The Sisters' service to the poor and homeless goes back to the founding days of our community in France:
"I thank you for the two chemises. You wouldn't believe how glad I was to have them for my two poor little girls. I have another child still who came almost without clothing….I have given her one of my camisoles, a kerchief, a bonnet – in short, all I could. Her poverty was frightening."
– Julie Billiart to Francoise Blin de Bourdon, March, 1797, co-founders of Sisters of Notre Dame
Poverty and homelessness are frightening realities, but Sister Susan (Ann Joachim) Olson is among those who has helped to give people a brighter future.
In the early 1980's, Sister Susan was in Washington, D.C. coordinating a Congregational Notre Dame program when her parish asked for volunteers in a women's shelter. That first overnight, she was stunned. "All these women looked like my mother. They weren't young, but they were on the streets." After that, she became more and more aware of homeless people in doorways and subway stations, and the numbers crowding into shelters at night.
Returning to California, Sister heard that Sr. Marie Veronica Wagner was starting a shelter for women and children in Watsonville and Sister Susan offered to help her get started. For 10 years, the two Sisters not only provided temporary housing for families, they were also effective in helping to break the cycle of homelessness in the area.
Fast forward 25 years. Sister Susan was asked to return as director of the Pajaro Valley Shelter, which at the time was faced with increasing needs and greatly diminished resources.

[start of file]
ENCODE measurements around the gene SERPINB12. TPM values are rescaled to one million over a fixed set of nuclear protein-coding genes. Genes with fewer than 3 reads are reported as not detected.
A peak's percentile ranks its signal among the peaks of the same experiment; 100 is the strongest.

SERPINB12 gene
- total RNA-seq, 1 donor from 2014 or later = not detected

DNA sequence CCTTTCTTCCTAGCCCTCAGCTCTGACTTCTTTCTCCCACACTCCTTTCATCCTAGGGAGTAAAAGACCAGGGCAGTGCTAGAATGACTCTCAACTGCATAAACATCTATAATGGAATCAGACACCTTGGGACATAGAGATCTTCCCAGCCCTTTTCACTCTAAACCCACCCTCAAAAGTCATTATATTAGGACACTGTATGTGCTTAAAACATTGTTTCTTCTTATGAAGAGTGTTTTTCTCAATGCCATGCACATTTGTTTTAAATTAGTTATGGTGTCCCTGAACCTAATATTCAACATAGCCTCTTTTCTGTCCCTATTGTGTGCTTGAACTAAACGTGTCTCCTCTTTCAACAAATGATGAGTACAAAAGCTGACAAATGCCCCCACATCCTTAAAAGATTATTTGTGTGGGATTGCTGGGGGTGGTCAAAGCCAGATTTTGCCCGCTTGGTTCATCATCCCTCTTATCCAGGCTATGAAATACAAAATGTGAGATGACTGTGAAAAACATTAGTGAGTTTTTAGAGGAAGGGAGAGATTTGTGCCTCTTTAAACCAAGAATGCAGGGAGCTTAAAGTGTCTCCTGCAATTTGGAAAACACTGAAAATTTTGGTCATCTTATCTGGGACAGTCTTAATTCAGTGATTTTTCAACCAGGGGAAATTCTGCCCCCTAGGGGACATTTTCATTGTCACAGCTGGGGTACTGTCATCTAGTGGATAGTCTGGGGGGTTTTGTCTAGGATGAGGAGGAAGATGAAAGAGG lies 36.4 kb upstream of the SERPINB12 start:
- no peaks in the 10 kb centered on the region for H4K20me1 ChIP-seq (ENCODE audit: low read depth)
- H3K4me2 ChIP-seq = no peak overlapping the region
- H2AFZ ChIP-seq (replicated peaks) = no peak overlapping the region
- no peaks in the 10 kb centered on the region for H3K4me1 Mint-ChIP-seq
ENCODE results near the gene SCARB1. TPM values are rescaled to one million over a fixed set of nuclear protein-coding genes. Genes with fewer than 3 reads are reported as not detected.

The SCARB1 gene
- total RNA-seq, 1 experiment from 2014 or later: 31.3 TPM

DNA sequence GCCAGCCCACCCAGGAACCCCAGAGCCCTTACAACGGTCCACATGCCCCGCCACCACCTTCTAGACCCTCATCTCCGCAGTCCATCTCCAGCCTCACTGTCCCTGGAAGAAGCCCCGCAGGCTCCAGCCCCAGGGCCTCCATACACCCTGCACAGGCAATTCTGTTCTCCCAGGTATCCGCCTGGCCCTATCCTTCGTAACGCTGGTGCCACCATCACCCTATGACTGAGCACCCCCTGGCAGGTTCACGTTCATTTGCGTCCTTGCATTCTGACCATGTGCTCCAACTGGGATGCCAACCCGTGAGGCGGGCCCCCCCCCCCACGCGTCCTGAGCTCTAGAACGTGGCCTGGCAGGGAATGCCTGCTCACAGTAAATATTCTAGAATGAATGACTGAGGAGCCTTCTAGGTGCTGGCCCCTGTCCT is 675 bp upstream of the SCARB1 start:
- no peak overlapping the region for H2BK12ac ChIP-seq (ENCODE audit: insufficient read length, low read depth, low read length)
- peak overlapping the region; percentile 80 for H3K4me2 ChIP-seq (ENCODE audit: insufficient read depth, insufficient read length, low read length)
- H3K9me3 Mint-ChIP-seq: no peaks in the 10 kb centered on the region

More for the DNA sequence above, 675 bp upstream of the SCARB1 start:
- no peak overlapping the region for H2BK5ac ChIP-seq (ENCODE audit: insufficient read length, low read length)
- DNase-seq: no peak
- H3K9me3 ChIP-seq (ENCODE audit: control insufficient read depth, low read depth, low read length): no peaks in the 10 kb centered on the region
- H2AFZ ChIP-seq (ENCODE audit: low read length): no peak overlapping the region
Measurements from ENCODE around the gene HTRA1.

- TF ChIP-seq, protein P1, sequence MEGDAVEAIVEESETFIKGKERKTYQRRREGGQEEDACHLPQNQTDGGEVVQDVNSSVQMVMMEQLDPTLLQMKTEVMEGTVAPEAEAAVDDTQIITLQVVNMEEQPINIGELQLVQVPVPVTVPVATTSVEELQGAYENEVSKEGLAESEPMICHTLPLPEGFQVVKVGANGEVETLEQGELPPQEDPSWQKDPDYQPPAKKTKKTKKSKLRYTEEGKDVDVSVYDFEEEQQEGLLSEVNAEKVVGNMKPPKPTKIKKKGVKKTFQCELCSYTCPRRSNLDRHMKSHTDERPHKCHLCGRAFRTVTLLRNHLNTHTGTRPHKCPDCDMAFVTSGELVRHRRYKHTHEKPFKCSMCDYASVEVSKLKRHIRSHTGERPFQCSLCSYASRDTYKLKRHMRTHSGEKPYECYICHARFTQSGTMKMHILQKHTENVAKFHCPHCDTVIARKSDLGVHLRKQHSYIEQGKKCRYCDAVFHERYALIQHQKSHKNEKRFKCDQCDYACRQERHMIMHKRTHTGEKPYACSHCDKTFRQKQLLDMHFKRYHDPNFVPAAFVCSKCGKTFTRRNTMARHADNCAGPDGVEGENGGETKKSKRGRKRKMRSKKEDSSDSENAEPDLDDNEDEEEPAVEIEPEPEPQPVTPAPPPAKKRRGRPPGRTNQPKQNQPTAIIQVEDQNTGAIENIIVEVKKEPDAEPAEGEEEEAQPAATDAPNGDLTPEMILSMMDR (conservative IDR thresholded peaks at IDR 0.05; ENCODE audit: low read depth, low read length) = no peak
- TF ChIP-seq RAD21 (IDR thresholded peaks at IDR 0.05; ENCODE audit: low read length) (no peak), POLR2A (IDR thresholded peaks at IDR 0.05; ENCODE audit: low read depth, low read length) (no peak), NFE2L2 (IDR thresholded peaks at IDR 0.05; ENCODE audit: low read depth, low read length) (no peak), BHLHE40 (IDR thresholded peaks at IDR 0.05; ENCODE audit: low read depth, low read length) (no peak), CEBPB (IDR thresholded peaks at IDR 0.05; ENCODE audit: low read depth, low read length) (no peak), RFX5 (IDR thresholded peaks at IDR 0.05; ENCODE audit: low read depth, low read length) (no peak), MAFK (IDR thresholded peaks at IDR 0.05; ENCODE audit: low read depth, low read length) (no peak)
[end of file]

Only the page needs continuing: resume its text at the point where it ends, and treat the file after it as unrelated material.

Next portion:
Who are some of the homeless people they serve? Spanish-speaking farm worker families, people moving on from drug and alcohol programs and women out of jail who need a safe place to stay while getting back on their feet. The list goes on and on. Thankfully, Sister feels, the women who run the shelter now have been through the programs themselves and are the best possible advocates and guides for today's families.
Outgoing, with a great sense of humor, Sister Susan has a way of empowering others to join her in the challenge–whether it's helping homeless people deal with their own recovery needs or enlisting community support to assure the struggling poor that they still have a safety net in the challenge time. Sister stepped down from serving as the Executive Director at the shelter, but continues as an integral part of its advisory board.
Following her work at the shelter, Sister Susan served as a host and caretaker of the Sisters' House of Prayer in Carmel, California. She now assists Moreland Notre Dame School in Watsonville, Caif, with their development efforts.
In 2015, Sister Susan walked the Camino de Santiago with her brother Bob. In recent years, she has worked along with Sister Judy Flahavan at a detention center in Texas and support centers for immigrants coming accross the border in San Diego and Pheonix. They served at kitchens feeding homeless and immigrants in Tijuana and Nogales Mexico. These services helped Sisters understand the plight of people, especially women with children, escaping violence in El Salvador, Honduras and Guatemala.
Sister Susan's Ministries
1965-68 Yuba City, Calif. (Teacher, Grade 4)
1968-72 Immaculate Heart of Mary School, Belmont, Calif. (Teacher, Grades 3 & 5)
1973-75 Junipero Serra School, Carmel, Calif. (Principal and Teacher)
1976-81 Most Holy Trinity School, San Jose, Calif. (Principal and Teacher)
1982-83 Coordinator of Local Church Assemblies, Washington, D.C.
1983-93 Pajaro Valley Shelter for Women and Children, Watsonville, Calif. (Staff)
1993-95 Community Foundation, Soquel, Calif. (Program Officer)
1995-98 El Pajaro Community Development Corp., Watsonville, Calif.
2000-01 Central Coast Interfaith Sponsors, Watsonville, Calif.
2003-06 Second Harvest Food Bank, Watsonville, Calif.
2006-04 Diocese of Monterey, Monterey, Calif. (Director of Pastoral Support)
2009-13 Pajaro Valley Shelter Services, Watsonville, Calif. (Executive Director)
2013-15 SNDden House of Prayer, Carmel, Calif. (Staff)
2016 SNDdeN U.S. East-West Province Support Coordinator, West Region.